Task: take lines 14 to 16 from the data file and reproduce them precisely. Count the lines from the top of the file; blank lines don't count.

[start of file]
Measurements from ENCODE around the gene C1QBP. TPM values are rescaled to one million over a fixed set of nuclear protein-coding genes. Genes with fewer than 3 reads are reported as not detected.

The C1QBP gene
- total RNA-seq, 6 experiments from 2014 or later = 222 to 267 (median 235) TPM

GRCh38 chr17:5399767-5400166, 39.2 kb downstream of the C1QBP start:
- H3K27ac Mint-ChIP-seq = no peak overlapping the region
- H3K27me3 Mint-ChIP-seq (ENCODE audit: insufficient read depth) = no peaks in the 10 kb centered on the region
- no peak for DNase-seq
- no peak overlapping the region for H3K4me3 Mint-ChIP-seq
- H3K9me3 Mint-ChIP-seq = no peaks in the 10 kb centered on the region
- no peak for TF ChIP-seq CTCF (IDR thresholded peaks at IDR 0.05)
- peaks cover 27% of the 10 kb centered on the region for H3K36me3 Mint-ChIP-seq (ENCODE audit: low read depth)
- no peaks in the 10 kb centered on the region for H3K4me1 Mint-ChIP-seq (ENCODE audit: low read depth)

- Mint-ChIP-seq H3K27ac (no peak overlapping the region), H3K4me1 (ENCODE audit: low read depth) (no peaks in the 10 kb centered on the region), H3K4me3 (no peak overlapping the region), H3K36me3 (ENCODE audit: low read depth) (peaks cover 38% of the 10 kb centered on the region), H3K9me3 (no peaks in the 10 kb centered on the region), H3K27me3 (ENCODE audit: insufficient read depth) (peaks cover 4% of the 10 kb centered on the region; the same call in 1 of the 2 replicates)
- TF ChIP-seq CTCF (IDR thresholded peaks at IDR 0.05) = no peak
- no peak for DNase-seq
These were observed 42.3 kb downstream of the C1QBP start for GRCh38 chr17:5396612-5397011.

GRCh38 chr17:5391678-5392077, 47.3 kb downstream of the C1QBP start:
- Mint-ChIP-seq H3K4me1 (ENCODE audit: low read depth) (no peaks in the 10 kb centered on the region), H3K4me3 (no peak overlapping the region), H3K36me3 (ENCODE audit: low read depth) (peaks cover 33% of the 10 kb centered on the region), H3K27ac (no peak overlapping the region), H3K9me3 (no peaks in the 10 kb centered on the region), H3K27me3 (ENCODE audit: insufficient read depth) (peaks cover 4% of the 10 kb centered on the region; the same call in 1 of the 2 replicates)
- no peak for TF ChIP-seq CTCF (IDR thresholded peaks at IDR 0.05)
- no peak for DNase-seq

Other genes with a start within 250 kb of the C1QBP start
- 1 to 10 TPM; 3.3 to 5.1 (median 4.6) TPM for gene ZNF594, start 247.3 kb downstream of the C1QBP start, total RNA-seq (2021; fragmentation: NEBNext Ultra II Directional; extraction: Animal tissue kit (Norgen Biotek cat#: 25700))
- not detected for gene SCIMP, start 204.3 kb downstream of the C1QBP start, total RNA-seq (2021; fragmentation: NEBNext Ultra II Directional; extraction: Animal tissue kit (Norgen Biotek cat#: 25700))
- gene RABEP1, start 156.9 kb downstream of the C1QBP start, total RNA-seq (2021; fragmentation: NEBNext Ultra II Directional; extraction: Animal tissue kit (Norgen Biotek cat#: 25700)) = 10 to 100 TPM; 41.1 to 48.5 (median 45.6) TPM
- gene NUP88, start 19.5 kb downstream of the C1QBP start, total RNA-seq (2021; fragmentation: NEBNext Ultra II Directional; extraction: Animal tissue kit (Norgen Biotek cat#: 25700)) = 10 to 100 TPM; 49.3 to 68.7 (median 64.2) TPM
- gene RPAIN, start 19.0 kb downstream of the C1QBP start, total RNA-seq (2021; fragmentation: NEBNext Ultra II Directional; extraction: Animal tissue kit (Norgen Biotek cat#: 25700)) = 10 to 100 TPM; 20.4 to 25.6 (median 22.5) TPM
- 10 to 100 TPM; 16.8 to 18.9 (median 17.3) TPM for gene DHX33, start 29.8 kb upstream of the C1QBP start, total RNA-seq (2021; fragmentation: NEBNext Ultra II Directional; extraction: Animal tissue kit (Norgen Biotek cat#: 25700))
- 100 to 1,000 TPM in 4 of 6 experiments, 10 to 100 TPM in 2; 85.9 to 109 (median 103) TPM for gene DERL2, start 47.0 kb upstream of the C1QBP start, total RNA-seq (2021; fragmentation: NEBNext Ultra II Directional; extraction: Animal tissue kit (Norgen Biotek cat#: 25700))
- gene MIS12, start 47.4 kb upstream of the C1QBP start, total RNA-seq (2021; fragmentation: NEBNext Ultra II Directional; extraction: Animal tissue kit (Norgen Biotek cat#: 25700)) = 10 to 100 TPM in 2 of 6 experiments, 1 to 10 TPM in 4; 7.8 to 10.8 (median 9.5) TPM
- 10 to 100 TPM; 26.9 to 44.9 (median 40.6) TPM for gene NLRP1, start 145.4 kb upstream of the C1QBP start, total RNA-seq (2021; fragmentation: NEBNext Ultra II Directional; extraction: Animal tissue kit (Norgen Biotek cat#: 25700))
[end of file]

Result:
- TF ChIP-seq CTCF (IDR thresholded peaks at IDR 0.05) = no peak
- no peak for DNase-seq
These were observed 42.3 kb downstream of the C1QBP start for GRCh38 chr17:5396612-5397011.